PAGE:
Say "indigo" and most people know the color. The rich blue derived from the indigo plant is a natural dye and a traditional medicine across continents, cultures and civilizations. For generations of women internationally, its main growers and users, the plant and dye have been a path to economic independence.
But the U.S.’ cultivation and dyeing history of indigo is deeply tied to slavery. An 18th century slaveholder’s daughter is widely credited with planting the first indigo seeds in South Carolina’s Lowcountry and making it a lucrative cash crop. During the American Revolutionary War, indigo accounted for 25% of all exports from the American colonies, the second most valuable export after rice.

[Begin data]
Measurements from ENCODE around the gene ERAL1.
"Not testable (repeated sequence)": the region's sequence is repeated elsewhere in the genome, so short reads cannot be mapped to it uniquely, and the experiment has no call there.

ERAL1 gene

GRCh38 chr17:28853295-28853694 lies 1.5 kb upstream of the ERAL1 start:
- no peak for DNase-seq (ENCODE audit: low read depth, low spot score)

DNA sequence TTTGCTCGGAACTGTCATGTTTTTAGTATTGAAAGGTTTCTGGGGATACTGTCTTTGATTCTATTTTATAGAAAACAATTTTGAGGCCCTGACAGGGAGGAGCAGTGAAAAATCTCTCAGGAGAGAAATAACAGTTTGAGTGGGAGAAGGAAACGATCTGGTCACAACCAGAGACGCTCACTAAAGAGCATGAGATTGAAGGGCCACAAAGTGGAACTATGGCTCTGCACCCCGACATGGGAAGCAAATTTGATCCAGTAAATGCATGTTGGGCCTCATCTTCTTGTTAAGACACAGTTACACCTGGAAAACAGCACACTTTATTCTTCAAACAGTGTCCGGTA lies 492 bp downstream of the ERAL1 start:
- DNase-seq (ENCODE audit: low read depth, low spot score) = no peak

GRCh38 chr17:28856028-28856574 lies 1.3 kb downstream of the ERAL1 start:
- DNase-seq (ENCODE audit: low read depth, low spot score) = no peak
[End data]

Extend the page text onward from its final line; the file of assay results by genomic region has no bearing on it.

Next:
This narrative, however, leaves out enslaved people who cultivated and processed indigo into dye.
Today, women artists and homesteaders in South Carolina’s Lowcountry have revived traditional indigo cultivation and dyeing. In this project, Caroline Gutman will photograph and research the lesser known history of indigo in the Lowcountry and the artists and homesteaders leading its renaissance.